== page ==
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From: Skybuck Flying on 24 May 2010 12:23 Ok people, I keep coming across different ways in source codes for creating a bit mask for a certain ammount of bits and it's kinda funnieing me out ! =D Therefore to have some fun, it's time to create a thread dedicated to creating bitmasks... how many ways are there ? So far I have come across these methods: 1. (My own way:) Mask := not word(65535 shl BitCount); // not 1111000 = 0000111 2. Mask := (1 shl BitCount)-1; // 10000-1 = 09999 = 01111 ;) :) 3. Mask := ($FFFF shl BitCount) xor $FFFF; // 1111000 xor 1111111 = 0000111 I also wonder which one would be fastest, since processors might execute instructions in different alu's en such... Maybe processors have special "boolean/logic" units and "arithmetic units". To what category would shl belong ? (Maybe "bit logic unit" ?) Anyway if you know any other way of calculating such bitmasks please add them to this thread for the fun of it ! ;) =D Bye, Skybuck =D
From: alanglloyd on 24 May 2010 15:28 If you're dealing with meaningful bits then use a set of an enumerated value. type TBitFlags = (bfBit0, bfBit1, bfBit2, bfBit3, bfBit4, bfBit5, bfBit6, bfBit7); TBitFlagSet = set of TBitFlags; const BitMask : TBitFlagSet = [bfBit0..bfBit3]; AllBits : TBitFlagSet = [bfBit0..bfBit7]; TwoBits : TBitFlagSet = [bfBit2, bfBit5]; You can give your TBitFlags definition meaningful names and get clarity in your code. Alan Lloyd
From: Skybuck Flying on 24 May 2010 19:10 Sets in pascal are easy to use but they are very slow. Bye, Skybuck.
From: James Harris on 24 May 2010 20:09 On 24 May, 17:23, "Skybuck Flying" <IntoTheFut... (a)hotmail.com> wrote:> Ok people, > > I keep coming across different ways in source codes for creating a bit mask > for a certain ammount of bits and it's kinda funnieing me out ! =D > > Therefore to have some fun, it's time to create a thread dedicated to > creating bitmasks... how many ways are there ? > > So far I have come across these methods: > > 1. (My own way:) Mask := not word(65535 shl BitCount); // not 1111000 = > 0000111 > > 2. Mask := (1 shl BitCount)-1; // 10000-1 = 09999 = 01111 ;) :) > > 3. Mask := ($FFFF shl BitCount) xor $FFFF; // 1111000 xor 1111111 = 0000111 > > I also wonder which one would be fastest, since processors might execute > instructions in different alu's en such... > Maybe processors have special "boolean/logic" units and "arithmetic units". "Bitmasks" are just bit patterns used in bitwise logic such as 0b1100. You mean masks for the lowest N bits of a value, i.e. a specific type of bitmask. Your option 2 is very good! As well as being fast it works regardless of word size, something the other two fail to do. As for speed, any of these should be much faster than many alternatives since they use only simple operations which any self- respecting CPU will have in its armoury. Your option 2 should compile on x86-32 to something like mov eax, 1 shl eax, cl dec eax Note there's no range checking on the number of bits to shift (in the cl register). IIRC if too many are specified the processor will mask the value keeping just the lower five bits rather than maxing it out. For example, if you specified a shift of 63 (0b0011_1111) it would shift 31 (0b0001_1111) places. If that's not what's wanted a test for range would be needed. This also applies to options 1 and 3 and all solutions where a shift is required if that shift amount is not a constant. BTW, your options 1 and 3 are basically the same as each other. An xor with a mask of all 1s has the same effect as a not operation. Assuming 32-bit arithmetic, not your 16-bit, they should become something like mov eax, -1 shl eax, cl not eax A word about the limits of these code fragments. It looks like both pieces of code will work with a shift amount in the range 0 to 31. Anything 32 or above (which is not to be masked) would need a little bit of extra code. The object code for your option 2 should be a little bit shorter than code for the other two. James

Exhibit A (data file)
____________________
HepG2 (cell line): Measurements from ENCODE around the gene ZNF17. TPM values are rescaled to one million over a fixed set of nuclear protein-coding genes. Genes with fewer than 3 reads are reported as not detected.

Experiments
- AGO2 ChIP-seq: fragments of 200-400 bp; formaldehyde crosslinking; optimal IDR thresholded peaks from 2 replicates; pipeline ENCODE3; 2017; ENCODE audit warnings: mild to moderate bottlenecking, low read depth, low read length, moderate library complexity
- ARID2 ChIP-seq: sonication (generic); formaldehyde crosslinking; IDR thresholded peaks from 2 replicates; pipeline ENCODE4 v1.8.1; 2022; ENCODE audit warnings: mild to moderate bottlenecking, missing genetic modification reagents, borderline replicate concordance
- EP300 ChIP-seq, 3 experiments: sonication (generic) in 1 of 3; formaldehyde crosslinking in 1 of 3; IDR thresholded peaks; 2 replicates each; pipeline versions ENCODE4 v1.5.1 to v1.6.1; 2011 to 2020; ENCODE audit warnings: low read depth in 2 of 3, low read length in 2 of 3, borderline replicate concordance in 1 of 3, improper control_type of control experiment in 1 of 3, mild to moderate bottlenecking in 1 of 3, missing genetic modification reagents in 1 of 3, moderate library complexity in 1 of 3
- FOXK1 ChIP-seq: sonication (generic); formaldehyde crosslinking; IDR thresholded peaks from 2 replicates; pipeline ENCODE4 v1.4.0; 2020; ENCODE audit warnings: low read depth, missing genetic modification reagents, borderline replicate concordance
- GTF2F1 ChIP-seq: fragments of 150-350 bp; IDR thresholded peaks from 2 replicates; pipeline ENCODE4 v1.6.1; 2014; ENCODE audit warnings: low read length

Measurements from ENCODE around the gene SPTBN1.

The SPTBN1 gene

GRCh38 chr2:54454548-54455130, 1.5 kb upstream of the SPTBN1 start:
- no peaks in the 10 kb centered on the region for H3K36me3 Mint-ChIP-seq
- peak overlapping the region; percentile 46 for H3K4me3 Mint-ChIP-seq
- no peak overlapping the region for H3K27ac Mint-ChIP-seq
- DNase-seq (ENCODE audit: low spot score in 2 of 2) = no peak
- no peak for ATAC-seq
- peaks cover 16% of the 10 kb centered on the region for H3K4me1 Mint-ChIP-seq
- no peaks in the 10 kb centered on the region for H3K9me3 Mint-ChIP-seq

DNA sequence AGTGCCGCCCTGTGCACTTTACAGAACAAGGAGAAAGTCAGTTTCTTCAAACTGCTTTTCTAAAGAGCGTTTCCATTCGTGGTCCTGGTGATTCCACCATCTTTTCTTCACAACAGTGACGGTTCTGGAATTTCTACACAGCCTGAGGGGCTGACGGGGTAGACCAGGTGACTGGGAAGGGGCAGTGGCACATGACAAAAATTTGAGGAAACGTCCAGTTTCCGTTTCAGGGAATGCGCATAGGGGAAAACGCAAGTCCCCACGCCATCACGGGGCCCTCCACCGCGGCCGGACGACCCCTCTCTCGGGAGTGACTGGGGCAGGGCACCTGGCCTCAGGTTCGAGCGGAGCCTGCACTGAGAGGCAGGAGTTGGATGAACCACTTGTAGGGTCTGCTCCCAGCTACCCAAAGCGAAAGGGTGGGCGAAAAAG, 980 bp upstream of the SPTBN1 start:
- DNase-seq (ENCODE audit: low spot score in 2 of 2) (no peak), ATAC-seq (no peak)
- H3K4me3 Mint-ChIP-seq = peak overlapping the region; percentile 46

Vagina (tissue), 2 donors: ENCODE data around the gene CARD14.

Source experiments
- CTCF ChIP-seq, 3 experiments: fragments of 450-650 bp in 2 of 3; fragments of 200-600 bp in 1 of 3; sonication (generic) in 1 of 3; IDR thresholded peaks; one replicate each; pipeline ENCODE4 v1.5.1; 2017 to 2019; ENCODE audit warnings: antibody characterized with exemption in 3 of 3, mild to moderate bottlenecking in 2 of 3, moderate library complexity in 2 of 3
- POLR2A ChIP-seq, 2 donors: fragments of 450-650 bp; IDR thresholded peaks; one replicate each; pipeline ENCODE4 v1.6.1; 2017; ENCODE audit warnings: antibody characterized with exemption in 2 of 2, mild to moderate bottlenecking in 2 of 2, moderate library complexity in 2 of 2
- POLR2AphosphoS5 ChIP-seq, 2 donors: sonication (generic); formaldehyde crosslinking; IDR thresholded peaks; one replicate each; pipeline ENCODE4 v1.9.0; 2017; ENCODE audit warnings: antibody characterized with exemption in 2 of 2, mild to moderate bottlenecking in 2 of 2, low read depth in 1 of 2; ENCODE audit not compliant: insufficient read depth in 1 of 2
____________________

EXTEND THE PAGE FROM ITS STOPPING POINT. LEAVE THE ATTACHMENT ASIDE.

From: MitchAlsup on 24 May 2010 21:21
I use a lot of code like (all burried in #define macros): (~((~0)<<lnFieldWidth)<<lnFieldOffset) ((variable >> lnFieldOffset) & (~((~0)<<lnFieldWidth))) ~0 is the easiest portable way to get all ones up shifting is the portable way to get all ones in significant digits and zeros in the bottom bits Constant propogators are excellent in converting almost all of this into constant bit patterns Works in 2s-complement, 1s-complement, and with some limitations, signed-magnitude. To me: 65535 is a poor way to write this constant, (~((~0)<<16))) informs the user that the size of the field is 16 bits and that it is covered in ones (~0s) To me: it is better to write (~((~0)<<lnSize)) than to write ((1<<lnSize)-1). It is easy to define log-base-two constants and get field sizes and masks from them, but very difficult to have a field mask and get back to the log-base-two constant field size. Thus, I would write: # define lnPageSize (12) # define PageSize (1<<lnPageSize) # define PageMask (~((~0)<<lnPageSize)) In fact I once wrote a pre-preprocessor to find "# define ln" and automagically generate the other # defines:: Size, Masks, and ... from the log-base-two definition. Thus if I changed the size of a field, a recompilation would have everything back were it should be. In addition these log-nbase-two tems can be added and subtracted if one has to resort to actual bit fields. struct <blah> { unsigned int second: lnPageSize, first: lnPageSize, offset: 32 - lnPageSize*2; } <blah>; Mtich |